Highmark settles federal overtime suit with manager

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A federal judge has approved a settlement between Highmark Inc. and a former supervisor, who said the Pittsburgh health insurer refused to pay overtime wages for work functions performed by her and other mid-level call-center managers.

The settlement, which is confidential, was approved on Monday by U.S. District Judge Kim R. Gibson of the Western District of Pennsylvania, who then dismissed the case.

The mediation that led to the settlement was conducted by former U.S. Magistrate Judge Kenneth Benson; a tentative settlement, struck April 21, still needed judicial approval.

In this case, the former supervisor led a class-action suit filed in February 2013 in Cambria County’s common pleas court, alleging the insurer had violated the federal the Fair Labor Standards Act, as well as the Pennsylvania Minimum Wage Act. The employee, Jacqueline Rummel, worked in a Johnstown call center, and was laid off in 2012 after nearly two decades at the company.

The case was then moved to federal court.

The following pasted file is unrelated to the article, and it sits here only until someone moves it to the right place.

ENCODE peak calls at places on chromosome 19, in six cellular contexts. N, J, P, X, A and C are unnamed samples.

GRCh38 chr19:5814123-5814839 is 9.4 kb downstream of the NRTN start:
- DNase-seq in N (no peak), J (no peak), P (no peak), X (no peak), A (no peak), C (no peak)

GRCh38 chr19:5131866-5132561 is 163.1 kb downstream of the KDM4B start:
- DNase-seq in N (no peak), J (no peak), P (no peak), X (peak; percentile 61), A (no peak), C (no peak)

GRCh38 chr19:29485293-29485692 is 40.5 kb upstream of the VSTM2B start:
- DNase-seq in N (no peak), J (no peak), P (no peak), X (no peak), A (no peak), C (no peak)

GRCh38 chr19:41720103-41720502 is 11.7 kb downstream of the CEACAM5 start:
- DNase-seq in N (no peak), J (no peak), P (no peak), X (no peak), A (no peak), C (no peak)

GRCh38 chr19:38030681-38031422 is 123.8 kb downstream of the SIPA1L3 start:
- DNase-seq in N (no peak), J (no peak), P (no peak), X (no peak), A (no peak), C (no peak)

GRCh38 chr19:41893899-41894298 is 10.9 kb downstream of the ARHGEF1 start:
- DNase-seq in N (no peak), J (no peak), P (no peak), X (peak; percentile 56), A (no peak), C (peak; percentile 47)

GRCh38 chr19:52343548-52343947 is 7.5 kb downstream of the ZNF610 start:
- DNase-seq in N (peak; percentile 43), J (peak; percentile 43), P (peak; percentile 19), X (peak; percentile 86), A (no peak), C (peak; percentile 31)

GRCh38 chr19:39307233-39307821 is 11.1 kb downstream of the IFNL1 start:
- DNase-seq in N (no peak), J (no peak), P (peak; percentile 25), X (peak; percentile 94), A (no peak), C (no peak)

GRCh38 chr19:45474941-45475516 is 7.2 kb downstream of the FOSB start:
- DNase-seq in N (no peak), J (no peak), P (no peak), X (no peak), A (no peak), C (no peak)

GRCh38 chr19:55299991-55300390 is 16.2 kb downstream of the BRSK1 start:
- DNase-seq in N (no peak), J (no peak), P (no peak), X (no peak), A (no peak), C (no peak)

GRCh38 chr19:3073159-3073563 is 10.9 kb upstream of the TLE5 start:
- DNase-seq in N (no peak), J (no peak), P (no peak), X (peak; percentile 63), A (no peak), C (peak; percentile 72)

Ms. Rummel said that she and employees in her position were required to work in excess of 40 hours a week, but did not receive the customary overtime wages in return (1.5 times the employee’s hourly wages).

Those managers who work in a “bona fide executive” capacity are generally exempt from overtime regulations, and Highmark argued that Ms. Rummel and those similarly situated were covered by the executive exemption.

But courts have found previously that middle managers are not fully executives, and can receive overtime pay in certain cases.

In November, Highmark sought to have the complaint — Jacqueline Rummel, et al. v. Highmark — dismissed and the proposed class-action terminated, but that motion was denied.

In the settlement, Highmark denied committing any violations of the labor standards act and the minimum wage act, but that it wished to resolve the case to “avoid further expense” and disruptions.

Attorneys for Ms. Rummel declined to comment on the settlement, which applies only to Ms. Rummel, not the putative class of plaintiffs. Highmark also declined to comment. 


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